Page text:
Six color presets are built into the projector, with two set for 3D and four for 2D. Because the projector seems so bright and washed out in some instances, the cinema mode ends up being the best to use. Epson states that the cinema mode is meant for bright rooms, but even with no overhead lights it was the preferred mode to use. Traditionally dark shows like "Supernatural" looked the best in this mode, while high-contrast anime pretty much required it to be enjoyable viewable. Even then, additional adjustments to tone down brightness and contrast were needed. Skin tones remained fairly well-balanced, but did drift into a slight red tinge in some shows. Shadows tended to stay consistent, but did break up some if camera shifted quickly in the frame. Whites remained bright throughout, even with the "eco" mode turned on.

In 3D mode, colors looked somewhat better with the dark glasses on. Rise of the Guardians kept its vibrant colors in every mode, but still felt too bright in some situations. The performance of the 3D was superb, as the numerous levels of snowflakes could be experienced without artifacts or heavy blurring on the edges during the start of the film. There were some small instances of blurring during heavy action, but that isn't uncommon for a projector. Other films that weren't truly optimized for 3D like Dredd weren't as impressive, but the PowerLite 2030 handled it with ease. Consumers will be required to purchase glasses if they want to use 3D, as Epson doesn't include any in the box.

The bulb for the Epson projector is impressive as well. It's rated for 6,000 hours in the "eco" mode, or 5,000 in the standard mode. Operation in the "eco" mode is preferred, since the standard mode shows off the washed out colors to a greater degree. The deal becomes better, as a replacement bulb directly from Epson is only $100.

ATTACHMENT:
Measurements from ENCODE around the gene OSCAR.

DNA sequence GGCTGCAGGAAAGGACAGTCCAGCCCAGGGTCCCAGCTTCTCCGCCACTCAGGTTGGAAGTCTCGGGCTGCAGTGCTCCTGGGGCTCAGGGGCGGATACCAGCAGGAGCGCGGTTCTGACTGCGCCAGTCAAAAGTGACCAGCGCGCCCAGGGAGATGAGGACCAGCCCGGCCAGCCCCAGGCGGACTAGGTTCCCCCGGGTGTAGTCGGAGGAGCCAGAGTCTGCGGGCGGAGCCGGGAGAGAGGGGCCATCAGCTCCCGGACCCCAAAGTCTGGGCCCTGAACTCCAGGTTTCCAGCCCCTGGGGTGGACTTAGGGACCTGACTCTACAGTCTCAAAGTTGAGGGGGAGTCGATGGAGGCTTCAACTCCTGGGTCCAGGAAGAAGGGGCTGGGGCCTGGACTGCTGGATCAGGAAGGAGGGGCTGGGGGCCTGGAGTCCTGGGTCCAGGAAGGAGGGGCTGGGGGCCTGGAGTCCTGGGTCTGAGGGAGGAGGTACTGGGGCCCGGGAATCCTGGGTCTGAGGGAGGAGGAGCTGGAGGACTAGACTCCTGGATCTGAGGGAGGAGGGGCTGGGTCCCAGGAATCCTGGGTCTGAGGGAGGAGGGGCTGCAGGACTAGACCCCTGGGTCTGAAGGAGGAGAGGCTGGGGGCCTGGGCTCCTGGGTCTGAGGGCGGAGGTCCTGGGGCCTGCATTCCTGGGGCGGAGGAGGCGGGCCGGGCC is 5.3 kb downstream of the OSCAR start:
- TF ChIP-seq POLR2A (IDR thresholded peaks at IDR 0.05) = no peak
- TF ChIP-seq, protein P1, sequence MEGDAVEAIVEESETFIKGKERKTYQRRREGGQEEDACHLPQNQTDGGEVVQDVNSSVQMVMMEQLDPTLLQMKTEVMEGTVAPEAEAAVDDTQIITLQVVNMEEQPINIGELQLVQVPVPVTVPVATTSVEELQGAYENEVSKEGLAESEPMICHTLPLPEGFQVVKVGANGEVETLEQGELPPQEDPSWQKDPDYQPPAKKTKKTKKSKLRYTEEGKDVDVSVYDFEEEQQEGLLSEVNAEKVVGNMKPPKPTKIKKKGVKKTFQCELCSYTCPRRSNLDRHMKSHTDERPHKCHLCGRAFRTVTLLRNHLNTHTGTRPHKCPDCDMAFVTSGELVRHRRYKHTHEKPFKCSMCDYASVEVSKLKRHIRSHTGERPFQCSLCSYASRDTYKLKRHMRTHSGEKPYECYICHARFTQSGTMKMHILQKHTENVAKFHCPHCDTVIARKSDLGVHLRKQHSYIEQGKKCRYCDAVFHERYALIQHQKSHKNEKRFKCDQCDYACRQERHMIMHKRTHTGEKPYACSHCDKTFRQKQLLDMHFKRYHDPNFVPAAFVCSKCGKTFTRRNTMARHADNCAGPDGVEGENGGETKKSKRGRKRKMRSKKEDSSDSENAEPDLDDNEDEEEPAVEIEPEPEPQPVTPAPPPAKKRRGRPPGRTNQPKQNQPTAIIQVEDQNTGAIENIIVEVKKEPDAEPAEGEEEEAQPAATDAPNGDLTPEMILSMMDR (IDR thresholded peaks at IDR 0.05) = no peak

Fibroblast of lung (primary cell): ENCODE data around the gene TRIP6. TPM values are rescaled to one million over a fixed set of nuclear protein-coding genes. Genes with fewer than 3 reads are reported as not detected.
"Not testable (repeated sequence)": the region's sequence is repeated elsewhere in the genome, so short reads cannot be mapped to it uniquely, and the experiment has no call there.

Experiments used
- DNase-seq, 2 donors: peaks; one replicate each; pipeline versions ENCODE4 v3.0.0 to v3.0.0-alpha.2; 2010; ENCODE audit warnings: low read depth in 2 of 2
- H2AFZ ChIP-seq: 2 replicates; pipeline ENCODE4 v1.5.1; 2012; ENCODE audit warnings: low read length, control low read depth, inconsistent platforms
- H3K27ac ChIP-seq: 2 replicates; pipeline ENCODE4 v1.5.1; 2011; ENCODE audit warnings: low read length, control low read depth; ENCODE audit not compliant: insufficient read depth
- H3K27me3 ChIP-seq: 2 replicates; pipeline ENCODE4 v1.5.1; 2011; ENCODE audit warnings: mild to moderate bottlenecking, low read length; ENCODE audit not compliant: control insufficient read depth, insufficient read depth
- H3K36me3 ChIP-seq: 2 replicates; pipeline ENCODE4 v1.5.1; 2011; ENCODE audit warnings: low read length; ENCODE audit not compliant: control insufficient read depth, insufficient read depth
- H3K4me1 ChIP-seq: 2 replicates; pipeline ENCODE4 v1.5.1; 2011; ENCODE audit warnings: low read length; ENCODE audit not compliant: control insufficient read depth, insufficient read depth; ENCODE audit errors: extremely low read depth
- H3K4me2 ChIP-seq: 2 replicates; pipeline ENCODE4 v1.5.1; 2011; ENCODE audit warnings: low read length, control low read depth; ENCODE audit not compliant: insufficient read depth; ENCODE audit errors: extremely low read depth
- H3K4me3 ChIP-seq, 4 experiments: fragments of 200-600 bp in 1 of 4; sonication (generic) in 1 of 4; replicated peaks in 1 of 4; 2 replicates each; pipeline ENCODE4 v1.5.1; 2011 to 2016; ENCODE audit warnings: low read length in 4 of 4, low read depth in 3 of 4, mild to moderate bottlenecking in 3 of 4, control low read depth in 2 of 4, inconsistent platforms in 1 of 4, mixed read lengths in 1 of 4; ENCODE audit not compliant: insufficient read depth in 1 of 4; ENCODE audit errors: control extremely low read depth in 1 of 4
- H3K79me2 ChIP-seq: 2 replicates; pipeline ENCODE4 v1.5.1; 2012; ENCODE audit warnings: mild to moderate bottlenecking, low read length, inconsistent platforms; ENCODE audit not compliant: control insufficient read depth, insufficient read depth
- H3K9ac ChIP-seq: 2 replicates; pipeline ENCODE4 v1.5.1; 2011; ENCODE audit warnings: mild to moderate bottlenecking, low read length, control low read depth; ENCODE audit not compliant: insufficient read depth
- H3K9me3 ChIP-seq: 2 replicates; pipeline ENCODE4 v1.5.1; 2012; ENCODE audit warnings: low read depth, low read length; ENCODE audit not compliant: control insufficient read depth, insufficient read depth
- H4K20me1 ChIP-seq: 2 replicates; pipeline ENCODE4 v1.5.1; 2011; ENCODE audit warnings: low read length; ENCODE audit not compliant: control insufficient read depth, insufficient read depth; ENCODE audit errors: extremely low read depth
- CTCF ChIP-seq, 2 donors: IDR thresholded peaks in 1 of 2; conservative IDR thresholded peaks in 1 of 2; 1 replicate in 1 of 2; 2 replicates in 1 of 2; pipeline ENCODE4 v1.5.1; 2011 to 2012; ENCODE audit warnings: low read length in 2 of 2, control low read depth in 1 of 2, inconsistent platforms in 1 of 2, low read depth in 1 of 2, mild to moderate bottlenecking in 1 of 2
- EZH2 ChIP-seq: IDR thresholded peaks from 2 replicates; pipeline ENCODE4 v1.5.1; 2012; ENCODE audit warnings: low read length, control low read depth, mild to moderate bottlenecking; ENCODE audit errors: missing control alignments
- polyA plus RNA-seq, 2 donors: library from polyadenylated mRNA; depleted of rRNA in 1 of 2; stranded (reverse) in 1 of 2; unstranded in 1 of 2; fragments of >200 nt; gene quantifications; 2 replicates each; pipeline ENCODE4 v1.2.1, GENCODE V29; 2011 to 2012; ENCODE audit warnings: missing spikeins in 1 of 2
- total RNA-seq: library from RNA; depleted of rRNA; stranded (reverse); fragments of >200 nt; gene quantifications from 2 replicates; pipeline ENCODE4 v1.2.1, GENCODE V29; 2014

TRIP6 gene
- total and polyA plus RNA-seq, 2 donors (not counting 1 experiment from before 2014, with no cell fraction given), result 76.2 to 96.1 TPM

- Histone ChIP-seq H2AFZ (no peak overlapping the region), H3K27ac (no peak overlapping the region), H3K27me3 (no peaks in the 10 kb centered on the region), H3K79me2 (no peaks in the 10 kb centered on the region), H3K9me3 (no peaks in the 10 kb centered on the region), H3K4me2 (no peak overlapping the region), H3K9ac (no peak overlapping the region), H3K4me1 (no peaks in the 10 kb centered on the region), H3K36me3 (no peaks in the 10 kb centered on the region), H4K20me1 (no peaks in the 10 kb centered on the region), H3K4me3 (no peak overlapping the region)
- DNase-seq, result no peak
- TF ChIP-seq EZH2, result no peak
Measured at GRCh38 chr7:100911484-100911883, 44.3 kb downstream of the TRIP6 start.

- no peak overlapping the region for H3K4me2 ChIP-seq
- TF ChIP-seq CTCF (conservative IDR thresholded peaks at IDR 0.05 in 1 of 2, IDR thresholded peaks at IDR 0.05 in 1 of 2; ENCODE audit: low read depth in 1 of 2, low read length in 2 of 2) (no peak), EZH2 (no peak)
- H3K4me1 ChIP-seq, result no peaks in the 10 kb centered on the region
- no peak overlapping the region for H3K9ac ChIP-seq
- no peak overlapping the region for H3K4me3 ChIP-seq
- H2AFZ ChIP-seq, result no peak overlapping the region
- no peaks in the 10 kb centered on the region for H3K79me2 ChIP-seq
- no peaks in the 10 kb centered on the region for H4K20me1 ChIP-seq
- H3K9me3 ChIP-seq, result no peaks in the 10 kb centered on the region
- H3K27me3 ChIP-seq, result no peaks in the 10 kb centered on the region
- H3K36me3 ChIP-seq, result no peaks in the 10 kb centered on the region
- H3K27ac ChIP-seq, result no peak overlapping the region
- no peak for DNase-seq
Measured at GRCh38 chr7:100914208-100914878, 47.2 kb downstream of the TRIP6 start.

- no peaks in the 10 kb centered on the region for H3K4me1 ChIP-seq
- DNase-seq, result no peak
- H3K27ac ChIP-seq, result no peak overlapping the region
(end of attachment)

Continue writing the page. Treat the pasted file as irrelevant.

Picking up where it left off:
There are several other smaller features that are welcome on the PowerLite 2030. The auto-keystone works in only a few seconds, but rarely needs to be adjusted once it corrects. It also has an auto-iris feature to help keep blacks at their best, which works on this specific projector with next to no lag time. It also comes with a horizontal keystone slider on the top of the unit, and a lens cover that doubles as an A/V mute partition. It also supports wireless connections, but an additional module needs to be purchased.

For $850, the Epson PowerLite Home Cinema 2030 is a decent projector. The 1080p HD video, 3D capabilities and 3LCD technology give consumers a number of good options to consider. While the brightness and color presets can be a sore spot for consumers, in many instances it can be overcome. There are enough features in the projector to keep consumers interested, but for people that don't want to adjust the picture from show to show, it might not be the best selection. Projectors don't operate in the same manner as a television, so users generally have to adjust something to get the best picture. For users that don't mind taking a few extra steps to get the best out of their viewing experience, then the PowerLite 2030 is a good option that costs less than most large-screen (55-inch or greater) HDTVs.

by Jordan Anderson